What #[derive(Deref)] generates

Deriving Deref only works for structs with a single field, e.g. newtypes. The result is that you will deref it's member directly. So this is mostly useful for newtypes that contain a pointer type such as Box or Rc.

1 Example usage

#[derive(Deref)]
struct MyBoxedInt(Box<i32>);

#[derive(Deref)]
struct NumRef<'a> {
    num: &'a i32,
}

fn main() {
    let int = 123i32;
    let boxed = MyBoxedInt(Box::new(int));
    let num_ref = NumRef{num: &int};
    assert_eq!(123, *boxed);
    assert_eq!(123, *num_ref);
}

2 Tuple structs

When deriving Deref for a tuple struct with one field:

#[derive(Deref)]
struct MyBoxedInt(Box<i32>);

Code like this will be generated:

impl ::std::ops::Deref for MyBoxedInt {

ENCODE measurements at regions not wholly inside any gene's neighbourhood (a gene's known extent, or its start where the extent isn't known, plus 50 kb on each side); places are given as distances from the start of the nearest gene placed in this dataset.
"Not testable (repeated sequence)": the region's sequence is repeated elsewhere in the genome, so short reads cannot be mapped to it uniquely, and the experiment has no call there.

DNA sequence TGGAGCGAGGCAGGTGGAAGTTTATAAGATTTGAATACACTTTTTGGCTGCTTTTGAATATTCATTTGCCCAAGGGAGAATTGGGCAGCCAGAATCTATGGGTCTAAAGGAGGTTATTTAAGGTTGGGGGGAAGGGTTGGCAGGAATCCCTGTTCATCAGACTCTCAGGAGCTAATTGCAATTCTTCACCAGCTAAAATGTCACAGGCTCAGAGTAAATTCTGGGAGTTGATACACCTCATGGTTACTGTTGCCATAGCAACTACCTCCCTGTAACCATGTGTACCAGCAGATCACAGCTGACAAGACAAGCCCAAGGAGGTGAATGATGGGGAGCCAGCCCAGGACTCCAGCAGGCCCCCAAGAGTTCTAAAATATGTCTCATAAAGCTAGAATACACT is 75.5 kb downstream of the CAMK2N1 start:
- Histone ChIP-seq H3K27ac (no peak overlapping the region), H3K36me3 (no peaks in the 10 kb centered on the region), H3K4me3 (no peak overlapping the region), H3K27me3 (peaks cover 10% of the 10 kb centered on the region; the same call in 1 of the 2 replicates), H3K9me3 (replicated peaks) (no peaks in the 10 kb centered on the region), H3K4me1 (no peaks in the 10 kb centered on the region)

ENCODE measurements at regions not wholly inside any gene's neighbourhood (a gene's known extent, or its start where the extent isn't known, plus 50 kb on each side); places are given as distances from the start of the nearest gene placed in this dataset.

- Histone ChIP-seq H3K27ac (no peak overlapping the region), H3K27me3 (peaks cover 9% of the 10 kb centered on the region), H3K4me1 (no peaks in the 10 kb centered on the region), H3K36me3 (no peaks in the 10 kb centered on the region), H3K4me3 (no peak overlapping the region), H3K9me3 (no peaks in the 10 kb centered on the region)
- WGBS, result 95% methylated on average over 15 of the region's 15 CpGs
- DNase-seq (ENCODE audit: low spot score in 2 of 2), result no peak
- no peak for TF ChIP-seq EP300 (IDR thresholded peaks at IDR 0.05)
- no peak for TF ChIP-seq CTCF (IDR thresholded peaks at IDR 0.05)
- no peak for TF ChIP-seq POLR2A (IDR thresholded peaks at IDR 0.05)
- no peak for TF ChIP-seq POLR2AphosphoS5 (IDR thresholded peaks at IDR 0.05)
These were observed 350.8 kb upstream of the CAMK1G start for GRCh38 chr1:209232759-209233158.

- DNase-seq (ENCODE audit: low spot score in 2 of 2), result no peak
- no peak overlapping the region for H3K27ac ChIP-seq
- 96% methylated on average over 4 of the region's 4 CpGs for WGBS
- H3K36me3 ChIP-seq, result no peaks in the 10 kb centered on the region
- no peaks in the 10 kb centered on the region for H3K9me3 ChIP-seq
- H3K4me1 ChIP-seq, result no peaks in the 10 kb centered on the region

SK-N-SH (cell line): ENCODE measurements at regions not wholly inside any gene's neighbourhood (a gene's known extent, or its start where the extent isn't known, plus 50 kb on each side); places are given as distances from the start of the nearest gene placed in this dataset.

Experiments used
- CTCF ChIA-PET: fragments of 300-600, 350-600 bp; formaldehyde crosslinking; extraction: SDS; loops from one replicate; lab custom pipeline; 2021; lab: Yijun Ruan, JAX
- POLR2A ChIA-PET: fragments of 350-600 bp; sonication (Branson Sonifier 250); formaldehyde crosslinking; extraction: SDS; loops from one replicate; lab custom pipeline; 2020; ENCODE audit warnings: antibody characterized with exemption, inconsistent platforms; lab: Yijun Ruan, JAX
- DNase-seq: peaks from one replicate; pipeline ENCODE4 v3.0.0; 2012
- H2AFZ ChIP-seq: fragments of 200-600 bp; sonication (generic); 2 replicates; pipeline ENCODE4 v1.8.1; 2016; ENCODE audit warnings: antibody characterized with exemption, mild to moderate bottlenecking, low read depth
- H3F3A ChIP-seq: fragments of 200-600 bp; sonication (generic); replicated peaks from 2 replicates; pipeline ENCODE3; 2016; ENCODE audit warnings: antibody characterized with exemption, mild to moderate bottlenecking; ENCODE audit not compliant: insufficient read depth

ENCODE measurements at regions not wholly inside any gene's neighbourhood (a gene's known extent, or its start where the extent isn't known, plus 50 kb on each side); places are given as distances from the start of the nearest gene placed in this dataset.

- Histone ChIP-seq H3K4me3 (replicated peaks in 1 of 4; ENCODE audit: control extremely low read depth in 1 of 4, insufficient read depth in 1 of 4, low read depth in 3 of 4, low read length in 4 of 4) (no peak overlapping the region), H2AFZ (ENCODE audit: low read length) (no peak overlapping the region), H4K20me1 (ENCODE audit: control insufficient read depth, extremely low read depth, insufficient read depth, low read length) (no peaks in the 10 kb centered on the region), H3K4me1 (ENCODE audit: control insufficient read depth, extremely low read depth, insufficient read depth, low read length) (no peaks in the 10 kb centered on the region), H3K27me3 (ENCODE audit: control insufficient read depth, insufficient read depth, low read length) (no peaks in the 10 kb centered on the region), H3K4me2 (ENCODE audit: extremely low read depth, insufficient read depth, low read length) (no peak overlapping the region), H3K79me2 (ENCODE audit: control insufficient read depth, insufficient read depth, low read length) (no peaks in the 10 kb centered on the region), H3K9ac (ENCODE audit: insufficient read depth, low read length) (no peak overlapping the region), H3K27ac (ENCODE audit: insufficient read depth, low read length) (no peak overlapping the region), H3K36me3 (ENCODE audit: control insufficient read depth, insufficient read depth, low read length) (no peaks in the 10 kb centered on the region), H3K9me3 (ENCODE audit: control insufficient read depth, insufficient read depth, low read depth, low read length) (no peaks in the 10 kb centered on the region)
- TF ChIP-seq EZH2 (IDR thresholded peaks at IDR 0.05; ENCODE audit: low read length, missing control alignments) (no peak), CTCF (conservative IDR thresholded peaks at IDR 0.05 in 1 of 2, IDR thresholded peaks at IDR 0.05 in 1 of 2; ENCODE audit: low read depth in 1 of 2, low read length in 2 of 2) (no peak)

type Target = <Box<i32> as ::std::ops::Deref>::Target;
    #[inline]
    fn deref(&self) -> &Self::Target {
        <Box<i32> as ::std::ops::Deref>::deref(&self.0)
    }
}

3 Regular structs

When deriving Deref for a regular struct with one field:

#[derive(Deref)]
struct NumRef<'a> {
    num: &'a i32,
}

Code like this will be generated:

impl<'a> ::std::ops::Deref for NumRef<'a> {
    type Target = <&'a i32 as ::std::ops::Deref>::Target;
    #[inline]
    fn deref(&self) -> &Self::Target {
        <&'a i32 as ::std::ops::Deref>::deref(&self.num)
    }
}

4 Enums

Deriving Deref is not supported for enums.